John Sackett, St. Petersburg
Tutoring a mandated moneymaker and Lobbyists see dollar signs in contracts | Feb. 10
Bad government's high cost
These articles show that legislators and administrators for the state and school districts are allowing lobbyists and criminals to rip off the taxpayers. It looks like Florida is a cheap imitation of the Louisiana of Huey Long, the Missouri of Pendergast, the New York of Tammany Hall, and the Chicago of Daley. It is not so much a problem of big government as bad government. Maybe it's a bit of both.
John B. Mooney, Hudson
Rubio adopts skeptical stance on global warning science | Feb. 11
Sen. Marco Rubio's climate denier statements make it hard to tell whether he is auditioning for a Sarah Palin award or reaching back to the tea party to remind them he is still one of the gang.
What mysterious information is he withholding in stating that there is still debate on the climate change origins? Hold his feet to the fire, probe his remarks, and you will find a hollow core of a man.
Chuck Hawkins, Safety Harbor
Money grubbing raised to a high art | Feb. 12, Daniel Ruth column
Up to their necks in muck
Daniel Ruth's column comes on the heels of articles detailing $50 million spent by Florida legislators on unproven tutoring programs, all at the behest of lobbyists. One can only guess at how much muck would have been uncovered had the Jim Greer trial gone forth — much of it related to Gov. Rick Scott's and the legislators' rush to privatize anything they can get their hands on.
We need to remember that the civil service — workers on the public payroll to provide public services — originally arose specifically in response to this type of abuse. Businesses and individuals with deep pockets got contracts and jobs; the average citizen could only stand by and pay the bill.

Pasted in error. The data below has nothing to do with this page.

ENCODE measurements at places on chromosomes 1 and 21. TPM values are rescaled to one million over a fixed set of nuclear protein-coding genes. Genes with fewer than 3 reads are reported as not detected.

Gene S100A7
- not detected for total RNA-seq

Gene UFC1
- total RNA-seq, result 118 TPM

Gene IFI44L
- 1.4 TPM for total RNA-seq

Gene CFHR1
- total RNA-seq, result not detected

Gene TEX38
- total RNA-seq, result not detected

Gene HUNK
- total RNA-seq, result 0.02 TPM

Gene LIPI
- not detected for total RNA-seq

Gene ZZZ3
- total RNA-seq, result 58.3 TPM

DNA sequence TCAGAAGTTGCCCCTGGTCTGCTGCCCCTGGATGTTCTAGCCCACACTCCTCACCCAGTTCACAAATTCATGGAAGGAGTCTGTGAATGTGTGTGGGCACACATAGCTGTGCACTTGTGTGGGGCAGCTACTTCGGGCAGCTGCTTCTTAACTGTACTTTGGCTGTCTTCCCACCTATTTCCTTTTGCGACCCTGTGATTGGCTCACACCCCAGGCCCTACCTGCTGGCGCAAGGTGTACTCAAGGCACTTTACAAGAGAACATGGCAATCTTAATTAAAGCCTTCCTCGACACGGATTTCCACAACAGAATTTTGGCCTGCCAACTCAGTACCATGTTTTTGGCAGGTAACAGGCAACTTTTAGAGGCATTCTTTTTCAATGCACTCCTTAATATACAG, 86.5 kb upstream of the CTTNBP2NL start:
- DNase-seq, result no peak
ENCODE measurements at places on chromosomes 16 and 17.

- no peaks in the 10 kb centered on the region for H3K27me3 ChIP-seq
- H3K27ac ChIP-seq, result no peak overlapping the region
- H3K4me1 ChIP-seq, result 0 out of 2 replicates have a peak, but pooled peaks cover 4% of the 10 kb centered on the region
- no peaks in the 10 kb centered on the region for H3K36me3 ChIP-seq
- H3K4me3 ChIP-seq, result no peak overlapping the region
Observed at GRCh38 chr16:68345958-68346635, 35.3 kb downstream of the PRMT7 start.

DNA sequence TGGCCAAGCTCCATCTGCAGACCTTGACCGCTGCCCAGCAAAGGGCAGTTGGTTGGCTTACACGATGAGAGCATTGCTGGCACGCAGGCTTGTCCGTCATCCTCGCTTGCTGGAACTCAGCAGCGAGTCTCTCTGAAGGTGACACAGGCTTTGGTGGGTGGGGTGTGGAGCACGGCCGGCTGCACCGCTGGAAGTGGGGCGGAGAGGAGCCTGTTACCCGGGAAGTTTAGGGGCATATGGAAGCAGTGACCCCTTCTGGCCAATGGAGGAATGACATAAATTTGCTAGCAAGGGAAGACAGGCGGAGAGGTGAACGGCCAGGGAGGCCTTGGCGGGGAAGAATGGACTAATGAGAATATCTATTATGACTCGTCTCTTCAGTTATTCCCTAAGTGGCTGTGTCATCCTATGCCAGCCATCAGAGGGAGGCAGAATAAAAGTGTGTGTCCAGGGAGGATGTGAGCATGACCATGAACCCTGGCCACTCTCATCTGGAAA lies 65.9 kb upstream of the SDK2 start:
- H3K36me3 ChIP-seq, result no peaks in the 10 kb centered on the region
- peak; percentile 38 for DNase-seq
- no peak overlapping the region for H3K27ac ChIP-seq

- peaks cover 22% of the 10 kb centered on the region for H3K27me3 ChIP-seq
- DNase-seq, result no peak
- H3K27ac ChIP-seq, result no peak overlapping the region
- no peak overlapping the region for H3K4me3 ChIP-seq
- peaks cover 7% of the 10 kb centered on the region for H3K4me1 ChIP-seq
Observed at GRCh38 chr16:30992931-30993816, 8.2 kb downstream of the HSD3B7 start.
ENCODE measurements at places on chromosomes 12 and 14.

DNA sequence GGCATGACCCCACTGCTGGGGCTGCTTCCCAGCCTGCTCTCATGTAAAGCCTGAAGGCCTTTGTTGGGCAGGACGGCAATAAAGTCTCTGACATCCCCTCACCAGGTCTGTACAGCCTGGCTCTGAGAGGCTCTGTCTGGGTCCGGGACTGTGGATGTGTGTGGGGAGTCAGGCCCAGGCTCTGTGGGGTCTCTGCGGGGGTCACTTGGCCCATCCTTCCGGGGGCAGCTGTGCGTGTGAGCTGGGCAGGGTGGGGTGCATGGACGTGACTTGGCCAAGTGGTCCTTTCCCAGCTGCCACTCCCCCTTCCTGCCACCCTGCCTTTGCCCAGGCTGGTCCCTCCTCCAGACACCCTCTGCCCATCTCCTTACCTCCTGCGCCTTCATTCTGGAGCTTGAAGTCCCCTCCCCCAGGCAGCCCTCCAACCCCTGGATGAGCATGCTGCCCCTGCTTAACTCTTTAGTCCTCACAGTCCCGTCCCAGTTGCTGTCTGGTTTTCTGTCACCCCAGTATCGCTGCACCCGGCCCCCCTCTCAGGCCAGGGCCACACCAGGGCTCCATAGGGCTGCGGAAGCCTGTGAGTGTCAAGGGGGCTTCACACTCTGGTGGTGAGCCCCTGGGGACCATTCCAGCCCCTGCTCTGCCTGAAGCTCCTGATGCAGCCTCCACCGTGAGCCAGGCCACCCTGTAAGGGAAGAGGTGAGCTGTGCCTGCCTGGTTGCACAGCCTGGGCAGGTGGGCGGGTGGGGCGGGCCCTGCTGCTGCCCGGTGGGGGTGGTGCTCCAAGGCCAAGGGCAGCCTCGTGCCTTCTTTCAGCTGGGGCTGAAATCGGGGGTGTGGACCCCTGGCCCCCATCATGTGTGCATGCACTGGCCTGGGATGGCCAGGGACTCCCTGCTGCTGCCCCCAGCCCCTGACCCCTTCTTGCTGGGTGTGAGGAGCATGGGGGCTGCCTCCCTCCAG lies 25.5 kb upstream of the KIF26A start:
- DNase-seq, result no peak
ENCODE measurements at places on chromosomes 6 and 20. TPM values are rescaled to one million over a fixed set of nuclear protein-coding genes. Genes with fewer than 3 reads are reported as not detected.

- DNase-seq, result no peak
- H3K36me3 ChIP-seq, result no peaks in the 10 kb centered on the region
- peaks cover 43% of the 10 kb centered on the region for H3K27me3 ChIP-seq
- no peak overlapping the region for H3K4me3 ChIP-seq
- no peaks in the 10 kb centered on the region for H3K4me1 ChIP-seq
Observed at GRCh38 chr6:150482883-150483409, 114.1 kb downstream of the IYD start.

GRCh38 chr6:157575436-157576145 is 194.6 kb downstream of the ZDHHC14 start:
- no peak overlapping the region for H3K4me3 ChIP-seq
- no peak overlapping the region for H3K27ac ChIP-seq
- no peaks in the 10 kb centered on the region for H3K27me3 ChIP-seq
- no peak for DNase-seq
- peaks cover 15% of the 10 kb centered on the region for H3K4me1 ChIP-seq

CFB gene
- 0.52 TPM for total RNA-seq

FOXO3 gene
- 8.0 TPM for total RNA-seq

A major goal of voters in 2014 should be to replace any legislator — or governor — not committed to ending this robbery.
Stephen E. Phillips, St. Petersburg
Florida House Bill 53
Publish testing data
I am writing to urge support for Florida House Bill 53. It requires school districts to establish and approve testing and reporting schedules for district-mandated assessments and publish schedules on their websites.
A failure to assess students in an organized manner will delay identifying at-risk students and result in improper allocation of education funds. Research has demonstrated that early detection is critical. Timely assessments help place the students in the most advantageous educational programs.
The success of our students depends on thorough assessments designed to test their aptitude and abilities. Too many students are set up to fail because they are not properly screened. Many challenged students fall through the cracks or get shuffled along in the system because of a lack of funding for testing and insufficient resources for remediation and alternative programs.
Standardized testing done routinely will help get solid numbers that may be used to get additional federal funding for students who desperately need more help.
Hector Davila, Brandon